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Psychiatric disorders as well as subcortical brain volumes are highly heritable. Large-scale genome-wide association studies (GWASs) for these traits have been performed. We investigated the genetic correlations between five psychiatric disorders and the seven subcortical brain volumes and the intracranial volume from large-scale GWASs by linkage disequilibrium score regression. We revealed weak overlaps between the genetic variants associated with psychiatric disorders and subcortical brain and intracranial volumes, such as in schizophrenia and the hippocampus and bipolar disorder and the accumbens. We confirmed shared aetiology and polygenic architecture across the psychiatric disorders and the specific subcortical brain and intracranial volume.
Morphological abnormalities of the superior temporal gyrus have been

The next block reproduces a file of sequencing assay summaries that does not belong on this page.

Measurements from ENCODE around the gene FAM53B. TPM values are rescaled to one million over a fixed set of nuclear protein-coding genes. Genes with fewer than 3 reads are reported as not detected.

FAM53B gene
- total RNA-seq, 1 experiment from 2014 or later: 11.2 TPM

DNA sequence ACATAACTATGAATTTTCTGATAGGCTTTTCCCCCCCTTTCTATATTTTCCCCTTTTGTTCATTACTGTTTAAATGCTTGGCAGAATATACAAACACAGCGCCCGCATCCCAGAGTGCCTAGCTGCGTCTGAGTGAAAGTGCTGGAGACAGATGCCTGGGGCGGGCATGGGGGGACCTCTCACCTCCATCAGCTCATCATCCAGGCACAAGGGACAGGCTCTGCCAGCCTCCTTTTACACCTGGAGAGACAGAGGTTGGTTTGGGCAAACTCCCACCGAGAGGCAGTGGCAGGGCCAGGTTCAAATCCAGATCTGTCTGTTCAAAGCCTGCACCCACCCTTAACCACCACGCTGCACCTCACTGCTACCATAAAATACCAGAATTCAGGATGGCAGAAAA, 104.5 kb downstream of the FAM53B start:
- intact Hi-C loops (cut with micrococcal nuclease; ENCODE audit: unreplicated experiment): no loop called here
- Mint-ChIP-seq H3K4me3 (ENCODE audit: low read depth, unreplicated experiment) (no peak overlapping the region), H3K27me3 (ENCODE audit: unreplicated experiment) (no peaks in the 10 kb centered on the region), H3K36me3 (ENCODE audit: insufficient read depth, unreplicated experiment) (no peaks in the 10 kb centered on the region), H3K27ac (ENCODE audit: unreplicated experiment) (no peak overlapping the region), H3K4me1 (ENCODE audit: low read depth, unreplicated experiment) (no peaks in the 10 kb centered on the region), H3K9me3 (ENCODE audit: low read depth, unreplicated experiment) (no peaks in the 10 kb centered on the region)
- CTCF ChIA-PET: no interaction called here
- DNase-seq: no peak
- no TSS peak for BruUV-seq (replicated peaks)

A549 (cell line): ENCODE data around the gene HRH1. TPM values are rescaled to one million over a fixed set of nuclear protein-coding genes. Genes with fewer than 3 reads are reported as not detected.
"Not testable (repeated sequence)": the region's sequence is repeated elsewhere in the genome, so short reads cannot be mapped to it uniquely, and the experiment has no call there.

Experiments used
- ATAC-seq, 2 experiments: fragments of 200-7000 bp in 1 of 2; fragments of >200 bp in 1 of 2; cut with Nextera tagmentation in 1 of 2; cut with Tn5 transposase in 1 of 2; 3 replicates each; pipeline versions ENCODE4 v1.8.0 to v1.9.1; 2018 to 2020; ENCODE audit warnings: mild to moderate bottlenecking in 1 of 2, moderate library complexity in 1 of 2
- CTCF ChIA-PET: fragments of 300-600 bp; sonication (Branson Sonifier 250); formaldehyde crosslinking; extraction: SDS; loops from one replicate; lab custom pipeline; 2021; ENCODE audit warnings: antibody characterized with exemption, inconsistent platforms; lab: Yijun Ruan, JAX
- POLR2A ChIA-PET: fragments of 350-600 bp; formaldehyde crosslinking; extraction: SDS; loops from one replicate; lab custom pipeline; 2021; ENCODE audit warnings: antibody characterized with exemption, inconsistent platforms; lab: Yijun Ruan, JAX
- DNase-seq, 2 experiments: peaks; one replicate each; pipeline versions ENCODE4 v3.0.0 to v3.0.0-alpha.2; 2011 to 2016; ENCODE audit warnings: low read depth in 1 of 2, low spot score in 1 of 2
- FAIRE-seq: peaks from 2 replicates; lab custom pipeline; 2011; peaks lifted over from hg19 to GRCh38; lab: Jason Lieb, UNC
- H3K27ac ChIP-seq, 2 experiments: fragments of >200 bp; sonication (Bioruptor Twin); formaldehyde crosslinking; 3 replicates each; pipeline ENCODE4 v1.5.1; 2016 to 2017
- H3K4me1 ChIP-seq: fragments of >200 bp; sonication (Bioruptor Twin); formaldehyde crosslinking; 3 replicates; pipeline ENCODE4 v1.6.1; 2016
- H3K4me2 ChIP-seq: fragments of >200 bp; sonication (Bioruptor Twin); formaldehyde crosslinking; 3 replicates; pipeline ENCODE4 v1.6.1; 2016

consistently reported in schizophrenia, but the timing of their
occurrence remains unclear.
To determine whether individuals exhibit superior temporal gyral changes
before the onset of psychosis.
We used magnetic resonance imaging to examine grey matter volumes of the
superior temporal gyrus and its subregions (planum polare, Heschl's
gyrus, planum temporale, and rostral and caudal regions) in 97
antipsychotic-naive individuals at ultra-high risk of psychosis, of whom
31 subsequently developed psychosis and 66 did not, and 42 controls.
Those at risk of psychosis had significantly smaller superior temporal
gyri at baseline compared with controls bilaterally, without any
prominent subregional effect; however, there was no difference between
those who did and did not subsequently develop psychosis.
Our findings indicate that grey matter reductions of the superior
temporal gyrus are present before psychosis onset, and are not due to
medication, but these baseline changes are not predictive of transition
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